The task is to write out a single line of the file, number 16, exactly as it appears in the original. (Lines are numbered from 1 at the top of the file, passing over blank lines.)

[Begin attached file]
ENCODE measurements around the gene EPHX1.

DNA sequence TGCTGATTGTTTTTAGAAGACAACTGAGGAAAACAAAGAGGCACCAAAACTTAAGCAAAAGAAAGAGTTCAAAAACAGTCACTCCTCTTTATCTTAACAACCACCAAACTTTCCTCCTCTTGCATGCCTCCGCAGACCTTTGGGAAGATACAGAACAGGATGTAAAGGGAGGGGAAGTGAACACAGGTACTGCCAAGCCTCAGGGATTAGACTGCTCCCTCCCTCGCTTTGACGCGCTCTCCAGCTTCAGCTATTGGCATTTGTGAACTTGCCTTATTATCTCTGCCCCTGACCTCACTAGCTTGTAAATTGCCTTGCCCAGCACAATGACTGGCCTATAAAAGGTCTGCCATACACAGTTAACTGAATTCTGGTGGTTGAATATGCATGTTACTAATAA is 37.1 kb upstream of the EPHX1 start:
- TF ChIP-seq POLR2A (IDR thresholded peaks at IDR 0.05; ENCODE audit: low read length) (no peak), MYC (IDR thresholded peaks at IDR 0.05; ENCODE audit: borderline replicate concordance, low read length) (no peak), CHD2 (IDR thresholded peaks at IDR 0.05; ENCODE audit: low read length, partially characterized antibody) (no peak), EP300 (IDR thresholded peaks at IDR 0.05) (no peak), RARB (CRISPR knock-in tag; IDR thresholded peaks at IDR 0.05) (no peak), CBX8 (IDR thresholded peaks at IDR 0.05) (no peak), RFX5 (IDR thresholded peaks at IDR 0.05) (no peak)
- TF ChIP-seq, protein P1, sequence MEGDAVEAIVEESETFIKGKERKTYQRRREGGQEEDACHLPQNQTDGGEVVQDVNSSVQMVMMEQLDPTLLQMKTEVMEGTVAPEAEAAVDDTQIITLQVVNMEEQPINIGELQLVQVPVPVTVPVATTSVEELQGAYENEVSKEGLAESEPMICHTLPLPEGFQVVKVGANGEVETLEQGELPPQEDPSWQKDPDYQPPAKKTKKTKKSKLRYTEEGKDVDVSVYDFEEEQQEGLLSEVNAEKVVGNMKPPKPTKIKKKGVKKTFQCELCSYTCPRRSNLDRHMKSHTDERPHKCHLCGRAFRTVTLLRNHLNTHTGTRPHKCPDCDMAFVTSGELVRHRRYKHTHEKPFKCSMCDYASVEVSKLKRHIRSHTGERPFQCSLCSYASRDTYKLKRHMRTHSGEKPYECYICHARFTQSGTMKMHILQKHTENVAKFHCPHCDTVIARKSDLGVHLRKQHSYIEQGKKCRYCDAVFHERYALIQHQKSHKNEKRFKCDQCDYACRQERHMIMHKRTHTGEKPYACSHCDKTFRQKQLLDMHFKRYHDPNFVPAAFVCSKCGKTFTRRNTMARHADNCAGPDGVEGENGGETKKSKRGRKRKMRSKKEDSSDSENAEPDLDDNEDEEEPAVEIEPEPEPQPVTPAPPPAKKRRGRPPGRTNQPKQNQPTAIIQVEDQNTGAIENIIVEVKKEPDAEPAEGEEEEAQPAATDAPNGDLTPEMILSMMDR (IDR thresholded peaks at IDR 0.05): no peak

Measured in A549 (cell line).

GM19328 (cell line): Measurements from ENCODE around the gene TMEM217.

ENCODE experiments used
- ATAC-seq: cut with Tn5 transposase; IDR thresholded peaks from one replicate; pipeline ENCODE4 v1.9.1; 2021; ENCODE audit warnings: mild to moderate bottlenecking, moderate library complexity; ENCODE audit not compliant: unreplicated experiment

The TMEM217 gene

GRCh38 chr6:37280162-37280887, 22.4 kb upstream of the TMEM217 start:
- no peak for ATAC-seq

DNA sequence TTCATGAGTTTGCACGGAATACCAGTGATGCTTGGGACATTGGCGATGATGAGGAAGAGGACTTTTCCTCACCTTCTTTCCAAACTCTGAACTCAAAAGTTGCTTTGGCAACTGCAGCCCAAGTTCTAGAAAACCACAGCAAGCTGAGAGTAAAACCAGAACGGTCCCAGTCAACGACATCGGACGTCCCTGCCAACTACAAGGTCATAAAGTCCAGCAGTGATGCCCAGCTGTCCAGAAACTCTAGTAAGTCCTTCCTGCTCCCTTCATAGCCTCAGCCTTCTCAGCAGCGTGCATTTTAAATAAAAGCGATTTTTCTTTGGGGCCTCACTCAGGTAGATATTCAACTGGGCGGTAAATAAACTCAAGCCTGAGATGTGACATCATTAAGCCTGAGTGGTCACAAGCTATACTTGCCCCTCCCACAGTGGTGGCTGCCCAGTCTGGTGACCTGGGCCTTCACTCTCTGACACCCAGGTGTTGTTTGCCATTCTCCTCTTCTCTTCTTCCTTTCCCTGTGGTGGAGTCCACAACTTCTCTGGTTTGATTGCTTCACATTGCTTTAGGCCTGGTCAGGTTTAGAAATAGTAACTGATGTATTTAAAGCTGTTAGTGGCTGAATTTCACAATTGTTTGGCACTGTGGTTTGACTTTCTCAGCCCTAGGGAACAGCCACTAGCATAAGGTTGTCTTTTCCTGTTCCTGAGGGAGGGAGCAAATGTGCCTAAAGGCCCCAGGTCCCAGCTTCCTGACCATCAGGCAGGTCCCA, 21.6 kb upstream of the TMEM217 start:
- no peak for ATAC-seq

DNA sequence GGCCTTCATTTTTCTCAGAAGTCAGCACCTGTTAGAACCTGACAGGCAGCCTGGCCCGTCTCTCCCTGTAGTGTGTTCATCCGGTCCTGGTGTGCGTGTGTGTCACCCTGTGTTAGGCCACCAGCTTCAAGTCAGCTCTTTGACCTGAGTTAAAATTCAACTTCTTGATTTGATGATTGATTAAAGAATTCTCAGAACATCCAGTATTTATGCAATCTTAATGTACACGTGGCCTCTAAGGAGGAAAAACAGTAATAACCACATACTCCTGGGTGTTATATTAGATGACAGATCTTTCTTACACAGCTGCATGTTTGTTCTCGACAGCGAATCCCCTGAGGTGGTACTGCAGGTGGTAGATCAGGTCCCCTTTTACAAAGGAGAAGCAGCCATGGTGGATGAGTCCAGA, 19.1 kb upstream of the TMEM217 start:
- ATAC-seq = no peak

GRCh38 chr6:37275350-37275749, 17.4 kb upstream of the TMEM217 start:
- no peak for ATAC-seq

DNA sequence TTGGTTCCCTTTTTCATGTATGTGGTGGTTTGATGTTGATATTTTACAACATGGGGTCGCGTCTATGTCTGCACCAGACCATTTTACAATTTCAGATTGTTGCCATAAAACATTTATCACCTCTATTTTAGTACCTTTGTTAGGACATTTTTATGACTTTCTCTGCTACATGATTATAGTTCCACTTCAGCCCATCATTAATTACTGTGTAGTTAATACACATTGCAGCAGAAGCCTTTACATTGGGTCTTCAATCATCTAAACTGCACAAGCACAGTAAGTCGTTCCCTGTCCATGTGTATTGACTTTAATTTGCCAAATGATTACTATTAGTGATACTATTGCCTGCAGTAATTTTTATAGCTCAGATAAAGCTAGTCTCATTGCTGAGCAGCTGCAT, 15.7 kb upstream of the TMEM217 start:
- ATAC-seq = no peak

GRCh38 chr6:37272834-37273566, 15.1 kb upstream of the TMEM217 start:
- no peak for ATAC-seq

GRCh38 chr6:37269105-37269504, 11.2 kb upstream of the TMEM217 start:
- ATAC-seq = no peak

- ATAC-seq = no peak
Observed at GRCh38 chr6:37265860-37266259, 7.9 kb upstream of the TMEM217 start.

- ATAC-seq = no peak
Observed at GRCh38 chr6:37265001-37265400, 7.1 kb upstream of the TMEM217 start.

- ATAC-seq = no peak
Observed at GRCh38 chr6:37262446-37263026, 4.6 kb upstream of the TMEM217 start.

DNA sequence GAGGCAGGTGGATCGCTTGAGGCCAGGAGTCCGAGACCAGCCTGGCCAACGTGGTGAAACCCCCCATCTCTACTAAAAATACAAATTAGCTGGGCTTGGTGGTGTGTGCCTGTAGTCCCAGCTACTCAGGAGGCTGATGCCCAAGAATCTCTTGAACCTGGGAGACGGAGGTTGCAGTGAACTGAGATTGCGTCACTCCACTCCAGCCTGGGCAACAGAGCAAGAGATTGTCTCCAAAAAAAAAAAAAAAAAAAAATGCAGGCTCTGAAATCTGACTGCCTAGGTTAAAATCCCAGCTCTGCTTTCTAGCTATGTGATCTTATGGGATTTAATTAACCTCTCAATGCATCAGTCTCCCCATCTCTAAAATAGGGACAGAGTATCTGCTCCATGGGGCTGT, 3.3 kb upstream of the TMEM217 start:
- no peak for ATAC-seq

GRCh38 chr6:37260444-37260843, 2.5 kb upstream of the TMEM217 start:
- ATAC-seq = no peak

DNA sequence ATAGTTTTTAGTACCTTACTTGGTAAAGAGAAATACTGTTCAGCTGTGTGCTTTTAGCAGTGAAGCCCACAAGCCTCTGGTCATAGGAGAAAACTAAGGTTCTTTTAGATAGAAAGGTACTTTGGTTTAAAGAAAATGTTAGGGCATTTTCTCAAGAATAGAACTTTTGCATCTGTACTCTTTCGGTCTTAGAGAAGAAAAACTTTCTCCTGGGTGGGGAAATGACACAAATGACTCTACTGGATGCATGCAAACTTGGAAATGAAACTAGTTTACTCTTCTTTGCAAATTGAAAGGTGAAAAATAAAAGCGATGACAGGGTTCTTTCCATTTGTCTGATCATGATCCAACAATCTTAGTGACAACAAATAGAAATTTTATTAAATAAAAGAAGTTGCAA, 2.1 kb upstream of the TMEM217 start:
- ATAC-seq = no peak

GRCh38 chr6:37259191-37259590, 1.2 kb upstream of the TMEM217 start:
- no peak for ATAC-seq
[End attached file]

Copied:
GRCh38 chr6:37275350-37275749, 17.4 kb upstream of the TMEM217 start: